SPICOL strongly advocates the consumption of local produce.

SPICOL will work with the expertise that the Forum Secretariat could provide in identifying viable economic incentives for small local farmers. This limits the need for large amounts of foreign imports.

Government to acknowledge the importance of indigenous people in tourism by raising the awareness of indigenous peoples capabilities for example by providing cultural festivals.

There are many varieties of hemp species many of which have valuable uses. Thus SPICOL resolved to conduct more research more into the use of hemp in areas such as medicine and textiles as a future regional cash crop.

A regional education campaign is to be launched on the dangers of deforestation, aimed at all local communities.

A nationwide seed propagation programme to establish community native forest tree and shrub nurseries. Specifically this is in order to help replant hillsides and eroded areas throughout the region.

SPICOL accepts the wisdom of conducting 'Environmental Impact Assessment' prior to every land development project taking place and inline with the interests of the aboriginal people of the land. Henceforth SPICOL participating countries will always undertake an EIA before land development projects.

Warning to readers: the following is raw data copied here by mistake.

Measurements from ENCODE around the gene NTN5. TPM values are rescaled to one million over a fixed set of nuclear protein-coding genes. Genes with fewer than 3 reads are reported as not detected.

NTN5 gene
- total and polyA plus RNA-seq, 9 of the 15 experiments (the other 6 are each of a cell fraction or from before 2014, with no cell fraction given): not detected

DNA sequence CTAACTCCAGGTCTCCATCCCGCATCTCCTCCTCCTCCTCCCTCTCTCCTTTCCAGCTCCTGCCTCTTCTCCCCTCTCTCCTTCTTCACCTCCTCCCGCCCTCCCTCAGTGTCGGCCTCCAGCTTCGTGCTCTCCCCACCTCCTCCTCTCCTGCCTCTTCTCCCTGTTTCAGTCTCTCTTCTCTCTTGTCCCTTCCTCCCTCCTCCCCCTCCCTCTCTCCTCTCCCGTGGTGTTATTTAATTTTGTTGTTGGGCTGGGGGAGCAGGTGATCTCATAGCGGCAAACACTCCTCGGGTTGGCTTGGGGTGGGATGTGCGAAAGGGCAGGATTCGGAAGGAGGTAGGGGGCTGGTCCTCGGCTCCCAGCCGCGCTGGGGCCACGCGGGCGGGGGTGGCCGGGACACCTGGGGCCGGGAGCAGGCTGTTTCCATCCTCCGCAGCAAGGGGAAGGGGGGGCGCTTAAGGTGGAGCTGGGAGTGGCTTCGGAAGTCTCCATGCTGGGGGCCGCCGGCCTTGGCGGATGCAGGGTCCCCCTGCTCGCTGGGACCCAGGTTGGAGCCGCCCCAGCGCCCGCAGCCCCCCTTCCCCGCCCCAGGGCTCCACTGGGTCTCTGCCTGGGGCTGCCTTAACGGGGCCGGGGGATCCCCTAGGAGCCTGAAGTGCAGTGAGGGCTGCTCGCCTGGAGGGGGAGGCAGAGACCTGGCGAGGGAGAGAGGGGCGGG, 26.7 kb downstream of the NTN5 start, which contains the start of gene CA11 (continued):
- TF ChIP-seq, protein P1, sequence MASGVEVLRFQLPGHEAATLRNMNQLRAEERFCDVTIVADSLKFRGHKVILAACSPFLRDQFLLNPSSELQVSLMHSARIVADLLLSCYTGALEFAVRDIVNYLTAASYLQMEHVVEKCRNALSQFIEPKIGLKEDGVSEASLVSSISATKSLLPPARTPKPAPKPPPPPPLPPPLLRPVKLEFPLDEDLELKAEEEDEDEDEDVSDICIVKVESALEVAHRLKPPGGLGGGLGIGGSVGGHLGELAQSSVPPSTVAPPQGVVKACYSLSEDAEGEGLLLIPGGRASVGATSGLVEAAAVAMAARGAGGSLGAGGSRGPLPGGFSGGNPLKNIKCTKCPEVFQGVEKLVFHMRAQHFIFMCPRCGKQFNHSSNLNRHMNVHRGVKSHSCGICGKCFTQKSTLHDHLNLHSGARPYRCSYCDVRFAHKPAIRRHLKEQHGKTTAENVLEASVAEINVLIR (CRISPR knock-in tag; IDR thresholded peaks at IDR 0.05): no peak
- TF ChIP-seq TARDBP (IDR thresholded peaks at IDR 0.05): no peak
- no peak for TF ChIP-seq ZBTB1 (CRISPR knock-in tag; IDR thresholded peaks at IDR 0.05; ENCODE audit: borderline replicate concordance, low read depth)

With regard to the impending sea level rises that many scientists are suggesting over the next 50 years, it appears to SPICOL delegates that contingency plans need to be thought out and put into place in advance. SPICOL realises that the science of sea level rises is not definitive, however in the event that they may need to migrate the following recommendations are being made:

SPICOL recognises that should the need arise for nations to be relocated, that full citizen status will be accorded to the relocated people in the host countries. SPICOL will undertake to make strong petitions to ensure that this will eventilate.